Academic journal article Cosmos and History: The Journal of Natural and Social Philosophy

Being and Implication: On Hegel and the Greeks

Academic journal article Cosmos and History: The Journal of Natural and Social Philosophy

Being and Implication: On Hegel and the Greeks

Article excerpt

el de to on kai to hen tauton kai mia phusis to akolouthein allelois hosper arche kai aition ... If being and unity are the same and are one thing in the sense that they are implied in one another as principle and cause are ...

--Aristotle, Metaphysics, 1003b22-24

A new concept of being, a neuer Seinsbegrif, that 'complies with the meaning of the absolute concept of being' (HPS 141/203) (1)--this is what Heidegger thinks Hegel's Phenomenology of Spirit develops. But if this concept is new, it is because it is old, as old as Western metaphysics. And Hegel is merely unfolding the essential motifs of the Greeks, bringing the question 'ti to on' to completion. The science of the phenomenology of spirit is therefore, 'nothing other than the fundamental-ontology of absolute ontology, or onto-logy in general' (HPS 141/204). (2)

So what is this new concept of being? It is the concept itself, der Begrif. But the concept for Hegel is not simply an abstract idea or category, nor an immediate intuition of simple natures, nor is it merely a subjective thought or function of consciousness--for it is just as much concrete and objective, substance and subject--the concept is the absolute idea of absolute spirit. Being is absolute spirit, and the absolute idea is its concept. But if being is the concept, then absolute spirit is the absolute idea. And the phenomenology of spirit is the development of being as the concept; it is the comprehended or conceptual history, begriffene Geschichte, of absolute spirit as it comes to absolute knowledge of itself as absolute idea, 'spirit that knows itself as spirit' (PS [paragraph] 808/GW IX 531). (3) Then if the concept is Hegel's new concept of being, history is the concept of the concept, Begriff des Begriffes (SL 582/GW XII 11). (4) As Heidegger insists: if spirit's knowledge is historical history, the concept of being is temporal, and 'the problematic of "being and time" already exists in Hegel' (HPS 144/208). (5)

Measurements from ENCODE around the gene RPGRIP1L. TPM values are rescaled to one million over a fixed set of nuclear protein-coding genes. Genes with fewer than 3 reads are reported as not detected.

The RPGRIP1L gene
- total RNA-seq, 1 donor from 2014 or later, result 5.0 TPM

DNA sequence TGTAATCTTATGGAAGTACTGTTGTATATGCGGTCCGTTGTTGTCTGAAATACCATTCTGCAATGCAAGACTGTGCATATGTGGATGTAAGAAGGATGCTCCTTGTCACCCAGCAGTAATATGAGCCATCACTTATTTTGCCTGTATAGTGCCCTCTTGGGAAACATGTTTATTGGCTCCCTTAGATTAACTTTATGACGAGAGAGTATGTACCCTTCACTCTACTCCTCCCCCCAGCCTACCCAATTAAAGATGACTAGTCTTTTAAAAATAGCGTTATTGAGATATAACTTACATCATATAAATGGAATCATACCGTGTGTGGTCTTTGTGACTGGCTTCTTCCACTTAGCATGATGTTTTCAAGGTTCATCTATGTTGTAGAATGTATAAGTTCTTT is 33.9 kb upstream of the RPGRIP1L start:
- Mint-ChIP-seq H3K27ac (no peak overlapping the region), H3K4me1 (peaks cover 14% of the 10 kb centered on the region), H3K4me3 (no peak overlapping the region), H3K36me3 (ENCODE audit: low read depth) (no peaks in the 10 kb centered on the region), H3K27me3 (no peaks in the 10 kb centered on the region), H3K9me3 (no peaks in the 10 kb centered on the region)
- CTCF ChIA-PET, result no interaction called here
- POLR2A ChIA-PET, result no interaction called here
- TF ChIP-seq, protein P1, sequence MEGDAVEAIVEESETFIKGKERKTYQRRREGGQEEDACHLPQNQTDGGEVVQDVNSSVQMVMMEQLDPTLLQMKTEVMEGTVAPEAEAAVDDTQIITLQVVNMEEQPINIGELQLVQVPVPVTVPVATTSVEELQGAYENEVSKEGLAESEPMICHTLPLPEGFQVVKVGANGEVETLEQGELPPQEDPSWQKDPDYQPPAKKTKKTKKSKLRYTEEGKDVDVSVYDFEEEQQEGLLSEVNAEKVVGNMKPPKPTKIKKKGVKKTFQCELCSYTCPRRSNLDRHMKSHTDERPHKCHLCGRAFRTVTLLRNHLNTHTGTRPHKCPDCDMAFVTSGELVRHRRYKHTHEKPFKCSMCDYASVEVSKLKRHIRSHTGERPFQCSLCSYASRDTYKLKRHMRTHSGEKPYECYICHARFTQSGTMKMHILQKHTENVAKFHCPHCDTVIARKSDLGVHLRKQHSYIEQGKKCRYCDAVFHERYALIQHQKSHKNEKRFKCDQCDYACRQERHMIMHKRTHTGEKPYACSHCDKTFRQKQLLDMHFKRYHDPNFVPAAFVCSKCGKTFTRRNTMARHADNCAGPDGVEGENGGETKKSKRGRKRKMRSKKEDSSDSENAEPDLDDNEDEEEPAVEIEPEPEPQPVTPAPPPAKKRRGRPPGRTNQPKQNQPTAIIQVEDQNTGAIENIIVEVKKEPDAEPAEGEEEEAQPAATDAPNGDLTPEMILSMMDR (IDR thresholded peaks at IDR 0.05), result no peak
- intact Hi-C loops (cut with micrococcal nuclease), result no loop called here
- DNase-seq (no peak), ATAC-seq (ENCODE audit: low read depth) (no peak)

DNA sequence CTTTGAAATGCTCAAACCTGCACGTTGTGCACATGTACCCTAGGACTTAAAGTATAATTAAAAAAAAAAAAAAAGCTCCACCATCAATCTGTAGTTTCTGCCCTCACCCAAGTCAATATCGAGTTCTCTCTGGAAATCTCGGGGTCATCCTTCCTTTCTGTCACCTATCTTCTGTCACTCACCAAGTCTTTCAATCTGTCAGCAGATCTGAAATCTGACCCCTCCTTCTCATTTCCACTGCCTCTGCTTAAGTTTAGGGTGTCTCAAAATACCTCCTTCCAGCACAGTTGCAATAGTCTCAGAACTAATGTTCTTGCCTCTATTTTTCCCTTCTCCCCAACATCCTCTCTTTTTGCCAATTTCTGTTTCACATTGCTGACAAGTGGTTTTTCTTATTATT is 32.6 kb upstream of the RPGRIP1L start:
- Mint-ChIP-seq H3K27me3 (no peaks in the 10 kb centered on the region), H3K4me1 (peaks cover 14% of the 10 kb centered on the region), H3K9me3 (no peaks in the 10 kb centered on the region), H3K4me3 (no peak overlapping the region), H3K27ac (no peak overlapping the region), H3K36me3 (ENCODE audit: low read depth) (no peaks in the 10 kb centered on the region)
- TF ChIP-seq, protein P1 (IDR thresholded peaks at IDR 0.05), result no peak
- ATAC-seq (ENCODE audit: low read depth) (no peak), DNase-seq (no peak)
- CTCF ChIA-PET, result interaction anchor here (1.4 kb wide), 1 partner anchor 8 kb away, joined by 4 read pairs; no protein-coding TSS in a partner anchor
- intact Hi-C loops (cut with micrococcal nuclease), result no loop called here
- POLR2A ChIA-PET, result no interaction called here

But what then is the temporality of being, of the historical concept, of the absolute idea of absolute knowledge? For Heidegger, it is that 'being is the essence of time; being, namely, qua infinity' (HPS 145/209). (6) Time is finite; being is infinite--for 'time is one appearance of the simple essence of being qua infinity' (HPS 145/209). Beings appear in time, as temporal, in the 'shape of space' (PS [paragraph] 169), thanks to the infinity of being, thanks to the concept of infinite history.

Heidegger's thesis in response to the problematic of being and time however, is the exact opposite of Hegel's: being is not the essence of time--rather, 'time is the original essence of being' (HPS 146/211). But is being the essence of time for Hegel? Or is it rather that history is the essence of being? Does the Phenomenology not demonstrate that the essence of being is historical spirit? What then happens to time? And to being? Or if Hegel's concept of being is, as Heidegger insists, 'as old as Western philosophy' (HPS 141/204), (7) as old as the Greeks, must we not look to them in order to think the original meaning of being, and of time?


Regardless, Hegel's new concept of being, the concept of the concept, is history. And this is the essence of time. But what is the concept of history? It is neither just one event after another, 'free contingent happening; the empirical fact of change or substantial development, nor the externalization of a self, the kenosis of subjectivity in space and time; rather it is the becoming of being. For the history of the concept of being is the unity, the Einheit, of its being and its negation, itself and its other, nothing. (8) And the historical concept of being--itself a contradictio in adjecto--the goal of the phenomenology of absolute spirit's absolute knowledge, is the history of the absolute idea, of the becoming of spirit.

Time as historical then, is the truth of the Phenomenology--for here the unfolding of the concept of being is a reciprocally necessary movement, the progressive development of absolute spirit. …

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